Baseball Superstitions by Pat Phillips
Backstory and Context
In this document, Phillips argues that superstition is a part of folklore, calling it "folk belief." He went into the report with three questions, are superstitions passed down between players, are they taught informally or formally, are these rituals conscious or unconscious. To answer these questions he interviewed three baseball players at Indiana University, all three were from separate towns. The three players he interviewed were Jay, a Senior, was a center fielder from Illinois, Larry, a sophomore, was a pitcher from Michigan, and Harold, a junior, who played short stop and was from Illinois. By interviewing these players he hoped to draw more stories about their superstitions out of them.
In the document, Phillips has transcribed the interview he conducted with these three players. During which he uncovers several important details about the players superstitions. For instance Harold at first denied having any superstition, he quickly revealed he had many, such as always touching the same base when he ran out to the field and eating the same food if his team was wining. One of the largest trends he uncovered with these three players was their obsession with clothing. Many of their superstitions involved clothing, whether it was wearing the same socks for every game or reversing an armband when they started a losing streak. After looking through the transcripts, its's easy to see that Baseball players are superstitious, even if they would never call themselves so.
Looking beyond this document, it's plain to see that the history of superstition among baseball player's is heavily documented. In a blog post by the Indiana University Archives, Matthew Meyer writes about superstitious baseball players. Meyer mentions Dodgers pitcher Billy Lowes and his superstitions such as sitting on the same spot on the dugout and wearing the same clothes to every game. Meyer also mentions Cubs Phil Cavaretta who would always take two practice swings and then hit his own spit out of the air for the third. Another source we can compare this document to is Rachel Marcus' ESPN article, where she interviewed current players in the College World Series about their superstitions. She also found a trend of superstitious players, and just like Phillips' document, modern college players focus on clothing and food. This shows how the superstitions surrounding college Baseball has not changed in 40 years.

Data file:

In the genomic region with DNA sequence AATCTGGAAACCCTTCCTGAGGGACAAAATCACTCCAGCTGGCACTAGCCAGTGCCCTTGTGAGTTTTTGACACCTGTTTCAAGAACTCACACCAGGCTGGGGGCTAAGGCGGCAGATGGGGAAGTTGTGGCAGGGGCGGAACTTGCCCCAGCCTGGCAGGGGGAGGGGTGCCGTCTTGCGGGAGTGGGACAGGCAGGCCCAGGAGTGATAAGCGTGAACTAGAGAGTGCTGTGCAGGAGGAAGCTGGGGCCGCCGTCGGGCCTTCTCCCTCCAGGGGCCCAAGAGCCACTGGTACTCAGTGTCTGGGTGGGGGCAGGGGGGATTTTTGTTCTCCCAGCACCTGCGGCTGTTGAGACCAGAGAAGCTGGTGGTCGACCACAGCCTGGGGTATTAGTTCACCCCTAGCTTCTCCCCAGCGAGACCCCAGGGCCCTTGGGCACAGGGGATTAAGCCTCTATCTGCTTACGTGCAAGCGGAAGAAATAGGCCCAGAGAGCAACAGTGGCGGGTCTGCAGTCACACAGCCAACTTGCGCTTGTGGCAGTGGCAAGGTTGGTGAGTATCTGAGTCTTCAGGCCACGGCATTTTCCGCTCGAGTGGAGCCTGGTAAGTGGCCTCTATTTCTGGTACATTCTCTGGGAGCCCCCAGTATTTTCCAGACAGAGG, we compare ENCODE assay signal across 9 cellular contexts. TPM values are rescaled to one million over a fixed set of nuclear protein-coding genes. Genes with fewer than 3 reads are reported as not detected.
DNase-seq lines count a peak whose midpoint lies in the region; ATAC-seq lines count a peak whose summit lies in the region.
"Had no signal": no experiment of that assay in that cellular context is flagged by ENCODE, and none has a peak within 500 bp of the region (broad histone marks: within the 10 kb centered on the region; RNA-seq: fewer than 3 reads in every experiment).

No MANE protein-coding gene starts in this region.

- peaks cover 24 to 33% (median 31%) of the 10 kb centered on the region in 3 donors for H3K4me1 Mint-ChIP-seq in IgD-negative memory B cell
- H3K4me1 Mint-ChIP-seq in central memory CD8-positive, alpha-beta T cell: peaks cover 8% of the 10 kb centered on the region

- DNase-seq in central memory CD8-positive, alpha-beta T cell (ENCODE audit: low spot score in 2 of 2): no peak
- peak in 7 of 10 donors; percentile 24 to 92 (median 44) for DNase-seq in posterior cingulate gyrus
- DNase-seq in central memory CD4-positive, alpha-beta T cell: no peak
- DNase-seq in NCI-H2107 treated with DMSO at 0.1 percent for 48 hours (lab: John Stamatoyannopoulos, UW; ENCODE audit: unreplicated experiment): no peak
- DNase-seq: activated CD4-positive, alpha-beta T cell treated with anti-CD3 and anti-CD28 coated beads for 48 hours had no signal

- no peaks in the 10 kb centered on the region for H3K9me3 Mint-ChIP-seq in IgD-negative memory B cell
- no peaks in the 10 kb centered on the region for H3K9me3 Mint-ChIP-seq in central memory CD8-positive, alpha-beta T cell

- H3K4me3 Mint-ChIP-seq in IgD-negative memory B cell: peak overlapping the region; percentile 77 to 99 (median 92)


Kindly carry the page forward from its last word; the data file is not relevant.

This document is significant because it gives us an insight into the superstition of college and high school level players. When research is done on player's superstition, it is usually always conducted on Major League players. But Phillips has broadened the area of study that can be done on player's superstition, if only by three college level athletes. As later entries on this trail will show, the superstitions that surround baseball have changed very little over the years, and can be found in every level of play.
Baseball Superstition by Pat Phillips, 1981, C627, Box 34, 81/117, Indiana University Folklore Institute student papers, Indiana University Archives, Bloomington, Indiana
“Blogging Hoosier History .” Blogging Hoosier History (blog). Indiana University Archives , March 28, 2019. https://blogs.libraries.indiana.edu/iubarchives/2019/03/28/superstitions-in-baseball/.
Marcus, Rachel. “College World Series Players Dish on Their Best Superstitions.” ESPN, June 21, 2019. https://www.espn.com/college-sports/baseball/cws/story/_/id/27009181/college-world-series-players-dish-their-best-superstitions?platform=amp.
Indiana University Archives